Bill Gates and Warren Buffet recently announced the launch of the “Giving Pledge” campaign, asking that all billionaires in America donate at least 50% of their wealth to charity—and to publicly outline their intentions with a written letter—during their lifetimes or upon their deaths. On June 16th, four families took up the challenge, publicly announcing their intent to do exactly that. Eli Broad, pledging to give away 75 percent of his wealth, noted that "We agree with Andrew Carnegie's wisdom that 'the man who dies rich, dies disgraced’”. Gates himself noted that he “couldn't be happier" with his 2006 decision to give away 99 percent of his wealth.
Bill Gates, founder of Microsoft, has revolutionized the world, changing how the daily activities of millions are performed. Yet the tremendous technological impact is likely the smallest measure of his success. Mr. Gates and Warren Buffet have created jobs for thousands and wealth for millions, fulfilling the highest form of tzedakah: creating opportunities for others to be self-sufficient.
Their attempt to revolutionize the field of philanthropy is one that would, in my mind, make Mr. Gates and Mr. Buffett worthy of the Talmudic comment regarding the successful effort of Yehoshua ben Gamla, the first-century High Priest who instituted a publicly funded system for Torah education. “Remember this man for good, for if not for him, Torah would be forgotten from the people of Israel”. Ben Gamla was to be remembered for posterity, despite the fact that within a few short years, the destruction of Jerusalem ended his efforts. It is our efforts that count—ultimately, G-d determines the results.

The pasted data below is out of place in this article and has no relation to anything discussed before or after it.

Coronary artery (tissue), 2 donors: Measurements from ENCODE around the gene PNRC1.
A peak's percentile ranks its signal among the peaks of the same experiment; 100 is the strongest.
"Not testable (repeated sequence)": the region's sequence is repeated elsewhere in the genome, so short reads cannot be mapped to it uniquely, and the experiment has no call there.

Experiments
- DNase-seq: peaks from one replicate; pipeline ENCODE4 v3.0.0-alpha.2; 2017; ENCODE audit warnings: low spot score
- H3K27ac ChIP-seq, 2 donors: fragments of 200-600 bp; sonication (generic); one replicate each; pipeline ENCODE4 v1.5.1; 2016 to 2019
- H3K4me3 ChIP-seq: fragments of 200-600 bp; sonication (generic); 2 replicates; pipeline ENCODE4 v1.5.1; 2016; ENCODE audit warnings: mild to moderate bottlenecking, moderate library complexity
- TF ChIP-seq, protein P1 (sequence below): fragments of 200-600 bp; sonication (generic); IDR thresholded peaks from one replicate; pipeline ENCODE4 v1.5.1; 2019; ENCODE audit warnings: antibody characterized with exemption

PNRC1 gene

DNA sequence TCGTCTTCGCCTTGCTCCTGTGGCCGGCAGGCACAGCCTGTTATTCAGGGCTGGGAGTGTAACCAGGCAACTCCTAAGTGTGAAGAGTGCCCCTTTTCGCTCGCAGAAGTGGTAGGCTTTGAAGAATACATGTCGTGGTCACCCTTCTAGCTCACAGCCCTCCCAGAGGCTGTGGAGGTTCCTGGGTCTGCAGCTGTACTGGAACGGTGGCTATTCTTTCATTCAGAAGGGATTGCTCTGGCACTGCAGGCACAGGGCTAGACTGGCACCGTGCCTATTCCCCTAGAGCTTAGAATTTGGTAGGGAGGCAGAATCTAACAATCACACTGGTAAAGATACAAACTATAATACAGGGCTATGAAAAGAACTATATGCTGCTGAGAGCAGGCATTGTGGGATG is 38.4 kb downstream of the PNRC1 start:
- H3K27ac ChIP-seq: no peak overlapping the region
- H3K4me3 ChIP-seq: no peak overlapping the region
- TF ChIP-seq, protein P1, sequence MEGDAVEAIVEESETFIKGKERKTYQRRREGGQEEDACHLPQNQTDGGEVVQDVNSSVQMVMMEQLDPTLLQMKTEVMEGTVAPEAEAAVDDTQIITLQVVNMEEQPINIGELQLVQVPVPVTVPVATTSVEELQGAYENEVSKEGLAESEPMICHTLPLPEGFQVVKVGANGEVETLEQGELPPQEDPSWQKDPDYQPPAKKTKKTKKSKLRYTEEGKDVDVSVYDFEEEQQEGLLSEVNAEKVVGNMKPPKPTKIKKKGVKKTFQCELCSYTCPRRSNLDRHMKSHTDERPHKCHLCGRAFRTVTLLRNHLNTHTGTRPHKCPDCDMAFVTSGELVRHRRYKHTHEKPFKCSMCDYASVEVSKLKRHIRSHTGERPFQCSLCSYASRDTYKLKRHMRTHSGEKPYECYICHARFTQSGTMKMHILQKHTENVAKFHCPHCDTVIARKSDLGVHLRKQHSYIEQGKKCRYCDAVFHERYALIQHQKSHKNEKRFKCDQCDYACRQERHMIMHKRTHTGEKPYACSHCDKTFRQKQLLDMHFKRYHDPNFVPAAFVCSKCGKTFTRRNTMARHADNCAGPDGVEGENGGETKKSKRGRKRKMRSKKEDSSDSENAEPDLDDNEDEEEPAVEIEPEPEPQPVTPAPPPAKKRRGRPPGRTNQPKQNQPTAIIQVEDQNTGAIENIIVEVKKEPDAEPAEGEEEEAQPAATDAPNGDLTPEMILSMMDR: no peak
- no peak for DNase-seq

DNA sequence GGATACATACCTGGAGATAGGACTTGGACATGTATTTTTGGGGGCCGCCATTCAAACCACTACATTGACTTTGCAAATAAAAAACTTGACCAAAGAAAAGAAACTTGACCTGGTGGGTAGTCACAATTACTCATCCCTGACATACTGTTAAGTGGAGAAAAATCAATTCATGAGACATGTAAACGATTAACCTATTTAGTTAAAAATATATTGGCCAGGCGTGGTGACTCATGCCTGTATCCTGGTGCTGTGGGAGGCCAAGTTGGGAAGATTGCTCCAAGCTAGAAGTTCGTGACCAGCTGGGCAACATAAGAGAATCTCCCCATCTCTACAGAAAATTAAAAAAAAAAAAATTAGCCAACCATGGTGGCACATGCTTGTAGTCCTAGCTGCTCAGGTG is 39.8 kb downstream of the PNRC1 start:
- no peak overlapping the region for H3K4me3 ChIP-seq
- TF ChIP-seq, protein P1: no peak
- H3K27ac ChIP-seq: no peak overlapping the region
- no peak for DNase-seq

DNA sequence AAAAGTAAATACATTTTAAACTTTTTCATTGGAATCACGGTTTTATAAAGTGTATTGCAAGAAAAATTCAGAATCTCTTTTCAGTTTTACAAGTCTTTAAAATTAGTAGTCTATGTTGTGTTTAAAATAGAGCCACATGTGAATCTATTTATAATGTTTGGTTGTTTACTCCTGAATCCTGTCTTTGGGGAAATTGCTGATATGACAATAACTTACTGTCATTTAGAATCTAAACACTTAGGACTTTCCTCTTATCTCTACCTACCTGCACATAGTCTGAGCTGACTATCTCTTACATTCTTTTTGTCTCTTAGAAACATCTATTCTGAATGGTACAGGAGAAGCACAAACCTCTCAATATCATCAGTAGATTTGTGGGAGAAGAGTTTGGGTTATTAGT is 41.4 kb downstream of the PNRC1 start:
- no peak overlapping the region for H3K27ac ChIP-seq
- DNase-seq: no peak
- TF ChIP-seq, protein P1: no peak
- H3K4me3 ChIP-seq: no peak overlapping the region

I look forward to the day when Microsoft and Berkshire Hathaway will be long forgotten, but people will still say, “Remember Warren and Bill for good, for because of them trillions of dollars were raised the help the needy”.
It is our community that should be the most receptive to the “giving pledge” initiative. Tzedakah, Maimonides notes, is the most important positive mitzvah a Jew can perform. The institutions we have created—generally without government assistance—both today and throughout our history are testament to how seriously we took the requirement to give between 10-20% of one’s income to charity. Despite the poverty that was often our lot, we maintained a flourishing Jewish life.
The wealth of our community is unprecedented; a quick perusal of the 100 wealthiest Canadians contains the names of many well-known Jewish philanthropists, whose cumulative net worth is listed at over $20 billion dollars. Yet never before have Jewish communities been as incapable as they are today of meeting communal needs. The declining enrollments in almost every day school in the city attest to this sad reality, a reality that we are capable of changing almost overnight.
We are now in the days leading up to Tisha B’Av, the saddest and most tragic day of the Jewish calendar. The Talmud famously declares that the exile was caused by “free (senseless) hatred”. As we all know, the leading cause of fighting amongst people—and within families—are money related. The Jerusalem Talmud thus notes that the cause of the destruction was due to excessive “love of money”. True love is demonstrated by what we share with others.